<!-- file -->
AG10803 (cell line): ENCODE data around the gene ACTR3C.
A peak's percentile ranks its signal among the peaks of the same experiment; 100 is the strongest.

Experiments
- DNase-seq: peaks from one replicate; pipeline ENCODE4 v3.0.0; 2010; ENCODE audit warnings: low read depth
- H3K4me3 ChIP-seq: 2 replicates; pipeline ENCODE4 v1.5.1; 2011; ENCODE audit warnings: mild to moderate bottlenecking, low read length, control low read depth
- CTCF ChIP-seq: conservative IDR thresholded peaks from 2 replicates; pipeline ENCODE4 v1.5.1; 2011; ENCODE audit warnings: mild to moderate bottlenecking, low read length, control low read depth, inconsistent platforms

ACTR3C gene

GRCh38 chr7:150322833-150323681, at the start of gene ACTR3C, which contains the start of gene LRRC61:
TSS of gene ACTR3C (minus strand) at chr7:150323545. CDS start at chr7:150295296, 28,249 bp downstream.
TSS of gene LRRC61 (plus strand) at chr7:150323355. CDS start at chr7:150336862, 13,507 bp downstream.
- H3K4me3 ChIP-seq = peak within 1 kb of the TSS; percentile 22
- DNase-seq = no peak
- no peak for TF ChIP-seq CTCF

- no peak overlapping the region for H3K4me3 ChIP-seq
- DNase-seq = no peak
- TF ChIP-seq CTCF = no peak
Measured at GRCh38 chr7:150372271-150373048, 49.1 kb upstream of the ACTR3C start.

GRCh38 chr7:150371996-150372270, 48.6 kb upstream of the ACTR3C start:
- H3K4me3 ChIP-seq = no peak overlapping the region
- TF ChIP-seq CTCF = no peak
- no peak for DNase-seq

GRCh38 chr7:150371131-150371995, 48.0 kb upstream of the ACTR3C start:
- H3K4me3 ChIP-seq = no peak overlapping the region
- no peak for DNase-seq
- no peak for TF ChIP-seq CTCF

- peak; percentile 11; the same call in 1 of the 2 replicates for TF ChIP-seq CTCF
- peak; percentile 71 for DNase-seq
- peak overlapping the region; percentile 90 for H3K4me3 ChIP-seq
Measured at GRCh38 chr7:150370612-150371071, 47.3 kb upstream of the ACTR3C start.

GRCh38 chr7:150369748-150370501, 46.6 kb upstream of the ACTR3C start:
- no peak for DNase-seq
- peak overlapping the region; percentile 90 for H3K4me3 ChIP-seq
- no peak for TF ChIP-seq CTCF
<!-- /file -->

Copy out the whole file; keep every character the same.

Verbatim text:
AG10803 (cell line): ENCODE data around the gene ACTR3C.
A peak's percentile ranks its signal among the peaks of the same experiment; 100 is the strongest.

Experiments
- DNase-seq: peaks from one replicate; pipeline ENCODE4 v3.0.0; 2010; ENCODE audit warnings: low read depth
- H3K4me3 ChIP-seq: 2 replicates; pipeline ENCODE4 v1.5.1; 2011; ENCODE audit warnings: mild to moderate bottlenecking, low read length, control low read depth
- CTCF ChIP-seq: conservative IDR thresholded peaks from 2 replicates; pipeline ENCODE4 v1.5.1; 2011; ENCODE audit warnings: mild to moderate bottlenecking, low read length, control low read depth, inconsistent platforms

ACTR3C gene

GRCh38 chr7:150322833-150323681, at the start of gene ACTR3C, which contains the start of gene LRRC61:
TSS of gene ACTR3C (minus strand) at chr7:150323545. CDS start at chr7:150295296, 28,249 bp downstream.
TSS of gene LRRC61 (plus strand) at chr7:150323355. CDS start at chr7:150336862, 13,507 bp downstream.
- H3K4me3 ChIP-seq = peak within 1 kb of the TSS; percentile 22
- DNase-seq = no peak
- no peak for TF ChIP-seq CTCF

- no peak overlapping the region for H3K4me3 ChIP-seq
- DNase-seq = no peak
- TF ChIP-seq CTCF = no peak
Measured at GRCh38 chr7:150372271-150373048, 49.1 kb upstream of the ACTR3C start.

GRCh38 chr7:150371996-150372270, 48.6 kb upstream of the ACTR3C start:
- H3K4me3 ChIP-seq = no peak overlapping the region
- TF ChIP-seq CTCF = no peak
- no peak for DNase-seq

GRCh38 chr7:150371131-150371995, 48.0 kb upstream of the ACTR3C start:
- H3K4me3 ChIP-seq = no peak overlapping the region
- no peak for DNase-seq
- no peak for TF ChIP-seq CTCF

- peak; percentile 11; the same call in 1 of the 2 replicates for TF ChIP-seq CTCF
- peak; percentile 71 for DNase-seq
- peak overlapping the region; percentile 90 for H3K4me3 ChIP-seq
Measured at GRCh38 chr7:150370612-150371071, 47.3 kb upstream of the ACTR3C start.

GRCh38 chr7:150369748-150370501, 46.6 kb upstream of the ACTR3C start:
- no peak for DNase-seq
- peak overlapping the region; percentile 90 for H3K4me3 ChIP-seq
- no peak for TF ChIP-seq CTCF